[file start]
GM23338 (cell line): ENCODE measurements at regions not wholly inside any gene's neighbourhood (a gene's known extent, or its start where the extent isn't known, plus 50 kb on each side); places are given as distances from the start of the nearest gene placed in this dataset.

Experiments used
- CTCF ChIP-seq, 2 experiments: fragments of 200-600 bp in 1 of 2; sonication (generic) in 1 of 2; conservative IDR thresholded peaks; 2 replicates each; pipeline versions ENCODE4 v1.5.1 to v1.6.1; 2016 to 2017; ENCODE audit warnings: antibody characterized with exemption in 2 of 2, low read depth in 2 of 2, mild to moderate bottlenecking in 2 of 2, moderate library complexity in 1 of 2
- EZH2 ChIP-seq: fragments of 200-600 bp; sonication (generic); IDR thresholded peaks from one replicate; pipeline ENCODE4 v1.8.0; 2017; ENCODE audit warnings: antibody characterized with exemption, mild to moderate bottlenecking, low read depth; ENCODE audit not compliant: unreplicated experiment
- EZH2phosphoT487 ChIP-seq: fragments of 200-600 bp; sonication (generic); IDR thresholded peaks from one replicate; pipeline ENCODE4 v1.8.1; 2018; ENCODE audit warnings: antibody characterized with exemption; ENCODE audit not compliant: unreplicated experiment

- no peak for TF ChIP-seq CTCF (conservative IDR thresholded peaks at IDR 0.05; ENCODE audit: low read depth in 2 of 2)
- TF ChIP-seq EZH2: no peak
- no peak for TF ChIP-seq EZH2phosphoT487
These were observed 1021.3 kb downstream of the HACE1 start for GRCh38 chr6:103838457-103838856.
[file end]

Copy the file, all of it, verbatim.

GM23338 (cell line): ENCODE measurements at regions not wholly inside any gene's neighbourhood (a gene's known extent, or its start where the extent isn't known, plus 50 kb on each side); places are given as distances from the start of the nearest gene placed in this dataset.

Experiments used
- CTCF ChIP-seq, 2 experiments: fragments of 200-600 bp in 1 of 2; sonication (generic) in 1 of 2; conservative IDR thresholded peaks; 2 replicates each; pipeline versions ENCODE4 v1.5.1 to v1.6.1; 2016 to 2017; ENCODE audit warnings: antibody characterized with exemption in 2 of 2, low read depth in 2 of 2, mild to moderate bottlenecking in 2 of 2, moderate library complexity in 1 of 2
- EZH2 ChIP-seq: fragments of 200-600 bp; sonication (generic); IDR thresholded peaks from one replicate; pipeline ENCODE4 v1.8.0; 2017; ENCODE audit warnings: antibody characterized with exemption, mild to moderate bottlenecking, low read depth; ENCODE audit not compliant: unreplicated experiment
- EZH2phosphoT487 ChIP-seq: fragments of 200-600 bp; sonication (generic); IDR thresholded peaks from one replicate; pipeline ENCODE4 v1.8.1; 2018; ENCODE audit warnings: antibody characterized with exemption; ENCODE audit not compliant: unreplicated experiment

- no peak for TF ChIP-seq CTCF (conservative IDR thresholded peaks at IDR 0.05; ENCODE audit: low read depth in 2 of 2)
- TF ChIP-seq EZH2: no peak
- no peak for TF ChIP-seq EZH2phosphoT487
These were observed 1021.3 kb downstream of the HACE1 start for GRCh38 chr6:103838457-103838856.